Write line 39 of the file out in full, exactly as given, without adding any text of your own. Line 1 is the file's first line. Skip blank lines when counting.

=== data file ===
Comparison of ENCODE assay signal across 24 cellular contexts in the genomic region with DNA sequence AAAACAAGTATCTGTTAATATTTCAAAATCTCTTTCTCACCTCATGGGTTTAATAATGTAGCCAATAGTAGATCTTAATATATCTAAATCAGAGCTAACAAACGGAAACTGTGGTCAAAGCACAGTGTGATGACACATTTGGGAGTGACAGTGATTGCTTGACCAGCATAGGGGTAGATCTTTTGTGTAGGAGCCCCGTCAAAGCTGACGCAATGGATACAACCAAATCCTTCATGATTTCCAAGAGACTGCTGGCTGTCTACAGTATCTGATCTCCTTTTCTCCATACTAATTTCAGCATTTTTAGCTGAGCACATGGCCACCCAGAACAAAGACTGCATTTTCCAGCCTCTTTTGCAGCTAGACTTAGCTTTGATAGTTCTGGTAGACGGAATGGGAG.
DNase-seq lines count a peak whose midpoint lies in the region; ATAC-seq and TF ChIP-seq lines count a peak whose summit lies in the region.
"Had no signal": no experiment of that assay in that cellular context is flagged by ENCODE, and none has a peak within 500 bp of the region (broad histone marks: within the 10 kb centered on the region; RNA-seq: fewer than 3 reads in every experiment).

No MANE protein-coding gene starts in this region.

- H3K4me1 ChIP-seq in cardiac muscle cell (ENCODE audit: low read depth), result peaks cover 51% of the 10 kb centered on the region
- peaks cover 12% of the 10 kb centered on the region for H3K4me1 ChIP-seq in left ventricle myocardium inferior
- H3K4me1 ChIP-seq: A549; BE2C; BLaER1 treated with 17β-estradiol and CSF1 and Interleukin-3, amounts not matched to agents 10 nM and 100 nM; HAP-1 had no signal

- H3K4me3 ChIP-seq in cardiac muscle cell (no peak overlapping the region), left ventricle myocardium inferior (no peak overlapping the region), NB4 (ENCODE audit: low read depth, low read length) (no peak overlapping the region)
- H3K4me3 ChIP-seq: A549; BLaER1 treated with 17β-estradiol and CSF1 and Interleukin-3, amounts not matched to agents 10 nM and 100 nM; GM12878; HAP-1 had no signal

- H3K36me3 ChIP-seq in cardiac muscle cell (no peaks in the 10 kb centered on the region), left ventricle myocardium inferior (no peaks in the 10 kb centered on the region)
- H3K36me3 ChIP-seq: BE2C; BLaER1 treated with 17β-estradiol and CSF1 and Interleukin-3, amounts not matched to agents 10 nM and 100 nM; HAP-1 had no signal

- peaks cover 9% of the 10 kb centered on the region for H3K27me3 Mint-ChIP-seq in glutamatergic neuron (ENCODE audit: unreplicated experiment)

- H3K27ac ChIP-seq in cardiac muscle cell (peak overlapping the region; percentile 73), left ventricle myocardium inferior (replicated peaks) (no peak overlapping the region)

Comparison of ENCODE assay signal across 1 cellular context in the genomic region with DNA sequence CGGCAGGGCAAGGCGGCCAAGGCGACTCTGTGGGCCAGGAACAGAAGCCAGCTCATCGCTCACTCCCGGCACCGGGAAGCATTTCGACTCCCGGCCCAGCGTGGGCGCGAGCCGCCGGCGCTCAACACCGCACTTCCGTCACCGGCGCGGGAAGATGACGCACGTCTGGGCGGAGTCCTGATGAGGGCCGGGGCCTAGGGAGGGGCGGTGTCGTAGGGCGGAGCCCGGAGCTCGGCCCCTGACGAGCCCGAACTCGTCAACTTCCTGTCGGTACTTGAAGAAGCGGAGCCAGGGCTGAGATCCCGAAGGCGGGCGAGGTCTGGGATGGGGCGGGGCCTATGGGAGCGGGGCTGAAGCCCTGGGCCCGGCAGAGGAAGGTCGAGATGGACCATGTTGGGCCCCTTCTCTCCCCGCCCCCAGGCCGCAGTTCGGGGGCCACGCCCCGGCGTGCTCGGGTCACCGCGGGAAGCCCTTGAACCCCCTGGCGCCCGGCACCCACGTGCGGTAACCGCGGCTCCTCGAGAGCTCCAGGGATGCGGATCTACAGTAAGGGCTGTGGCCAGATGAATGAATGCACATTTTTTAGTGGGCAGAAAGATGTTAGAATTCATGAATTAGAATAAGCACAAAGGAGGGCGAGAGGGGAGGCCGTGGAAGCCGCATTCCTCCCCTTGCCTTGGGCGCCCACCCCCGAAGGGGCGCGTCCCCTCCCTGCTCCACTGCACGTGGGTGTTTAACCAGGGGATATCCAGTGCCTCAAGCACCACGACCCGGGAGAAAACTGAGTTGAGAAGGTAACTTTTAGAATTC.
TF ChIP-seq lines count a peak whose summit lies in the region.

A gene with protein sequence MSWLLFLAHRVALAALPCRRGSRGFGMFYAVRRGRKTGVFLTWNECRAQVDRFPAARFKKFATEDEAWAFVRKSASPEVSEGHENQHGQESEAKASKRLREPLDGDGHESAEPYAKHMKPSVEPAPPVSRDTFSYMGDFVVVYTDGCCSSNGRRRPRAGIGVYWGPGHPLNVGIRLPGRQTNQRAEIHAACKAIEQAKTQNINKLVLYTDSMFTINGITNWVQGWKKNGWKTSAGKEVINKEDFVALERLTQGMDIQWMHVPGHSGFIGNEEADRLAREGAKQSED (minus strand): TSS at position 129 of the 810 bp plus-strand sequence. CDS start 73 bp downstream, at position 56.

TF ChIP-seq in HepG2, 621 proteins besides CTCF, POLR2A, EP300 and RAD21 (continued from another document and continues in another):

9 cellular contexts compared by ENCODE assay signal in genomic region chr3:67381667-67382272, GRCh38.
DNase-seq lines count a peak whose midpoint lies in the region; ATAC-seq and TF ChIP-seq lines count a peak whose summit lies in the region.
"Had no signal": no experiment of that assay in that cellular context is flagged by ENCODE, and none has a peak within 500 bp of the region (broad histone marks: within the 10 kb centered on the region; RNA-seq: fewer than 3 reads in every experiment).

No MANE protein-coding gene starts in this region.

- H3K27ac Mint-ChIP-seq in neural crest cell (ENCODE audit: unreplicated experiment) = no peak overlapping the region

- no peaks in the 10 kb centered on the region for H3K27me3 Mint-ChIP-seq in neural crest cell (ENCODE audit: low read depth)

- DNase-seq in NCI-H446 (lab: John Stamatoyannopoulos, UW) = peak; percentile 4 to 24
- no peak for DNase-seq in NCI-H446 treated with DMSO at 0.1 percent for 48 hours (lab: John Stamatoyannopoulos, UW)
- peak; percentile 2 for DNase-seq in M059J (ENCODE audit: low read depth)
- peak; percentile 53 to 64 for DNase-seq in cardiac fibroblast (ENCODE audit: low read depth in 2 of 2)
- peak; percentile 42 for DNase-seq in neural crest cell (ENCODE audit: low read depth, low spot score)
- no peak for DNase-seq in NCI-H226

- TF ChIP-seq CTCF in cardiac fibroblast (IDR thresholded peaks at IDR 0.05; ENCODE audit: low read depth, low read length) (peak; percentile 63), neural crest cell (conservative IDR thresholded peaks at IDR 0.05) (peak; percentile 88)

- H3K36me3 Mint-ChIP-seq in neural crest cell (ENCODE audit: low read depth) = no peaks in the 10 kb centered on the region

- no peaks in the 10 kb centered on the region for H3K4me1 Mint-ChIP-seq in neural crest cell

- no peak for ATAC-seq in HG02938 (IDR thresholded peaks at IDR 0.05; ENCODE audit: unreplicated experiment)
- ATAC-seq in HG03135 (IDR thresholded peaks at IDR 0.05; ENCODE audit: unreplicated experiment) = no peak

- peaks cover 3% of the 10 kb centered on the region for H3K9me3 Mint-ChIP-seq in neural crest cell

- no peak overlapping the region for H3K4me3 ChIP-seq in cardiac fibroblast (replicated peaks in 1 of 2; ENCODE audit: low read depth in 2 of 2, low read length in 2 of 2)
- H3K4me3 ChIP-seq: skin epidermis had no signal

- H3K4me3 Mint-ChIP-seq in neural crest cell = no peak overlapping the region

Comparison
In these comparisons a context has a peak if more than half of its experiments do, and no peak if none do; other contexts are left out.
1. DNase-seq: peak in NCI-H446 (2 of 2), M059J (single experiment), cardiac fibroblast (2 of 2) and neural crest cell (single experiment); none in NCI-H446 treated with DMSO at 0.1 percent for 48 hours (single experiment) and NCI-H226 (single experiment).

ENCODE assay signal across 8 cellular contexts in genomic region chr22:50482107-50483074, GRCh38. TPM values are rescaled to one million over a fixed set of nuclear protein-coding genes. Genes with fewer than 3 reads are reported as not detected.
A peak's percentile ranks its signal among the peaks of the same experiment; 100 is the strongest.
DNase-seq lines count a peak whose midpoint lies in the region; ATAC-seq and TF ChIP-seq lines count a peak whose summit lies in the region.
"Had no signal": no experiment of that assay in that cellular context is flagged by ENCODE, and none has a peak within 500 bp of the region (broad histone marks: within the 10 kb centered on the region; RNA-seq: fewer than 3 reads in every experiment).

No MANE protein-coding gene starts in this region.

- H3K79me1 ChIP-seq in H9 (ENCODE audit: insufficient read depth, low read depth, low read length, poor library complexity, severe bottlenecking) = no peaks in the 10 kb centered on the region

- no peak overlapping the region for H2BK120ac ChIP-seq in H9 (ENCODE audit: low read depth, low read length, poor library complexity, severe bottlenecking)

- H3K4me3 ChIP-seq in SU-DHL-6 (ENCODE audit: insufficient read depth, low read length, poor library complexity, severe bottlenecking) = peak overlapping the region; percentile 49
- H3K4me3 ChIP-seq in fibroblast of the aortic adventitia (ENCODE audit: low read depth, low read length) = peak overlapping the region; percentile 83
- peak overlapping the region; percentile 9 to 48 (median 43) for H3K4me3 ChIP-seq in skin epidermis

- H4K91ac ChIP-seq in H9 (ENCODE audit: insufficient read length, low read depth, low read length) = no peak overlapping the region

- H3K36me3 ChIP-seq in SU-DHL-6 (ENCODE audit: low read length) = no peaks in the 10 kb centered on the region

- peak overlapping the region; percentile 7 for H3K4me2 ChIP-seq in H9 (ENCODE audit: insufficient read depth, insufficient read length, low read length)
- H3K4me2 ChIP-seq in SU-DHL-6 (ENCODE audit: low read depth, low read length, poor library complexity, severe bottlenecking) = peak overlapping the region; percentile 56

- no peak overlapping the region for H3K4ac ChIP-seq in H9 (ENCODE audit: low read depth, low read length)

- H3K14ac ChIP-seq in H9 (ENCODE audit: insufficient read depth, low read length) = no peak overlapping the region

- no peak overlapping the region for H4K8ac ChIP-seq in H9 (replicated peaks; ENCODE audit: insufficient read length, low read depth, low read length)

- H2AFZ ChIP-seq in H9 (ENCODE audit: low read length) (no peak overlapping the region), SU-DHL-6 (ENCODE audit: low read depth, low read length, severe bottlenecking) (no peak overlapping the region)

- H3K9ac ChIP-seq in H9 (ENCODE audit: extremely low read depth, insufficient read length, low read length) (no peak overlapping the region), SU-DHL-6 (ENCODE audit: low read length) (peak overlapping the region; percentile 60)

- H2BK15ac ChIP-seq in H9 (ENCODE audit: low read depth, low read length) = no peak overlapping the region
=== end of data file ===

Comparison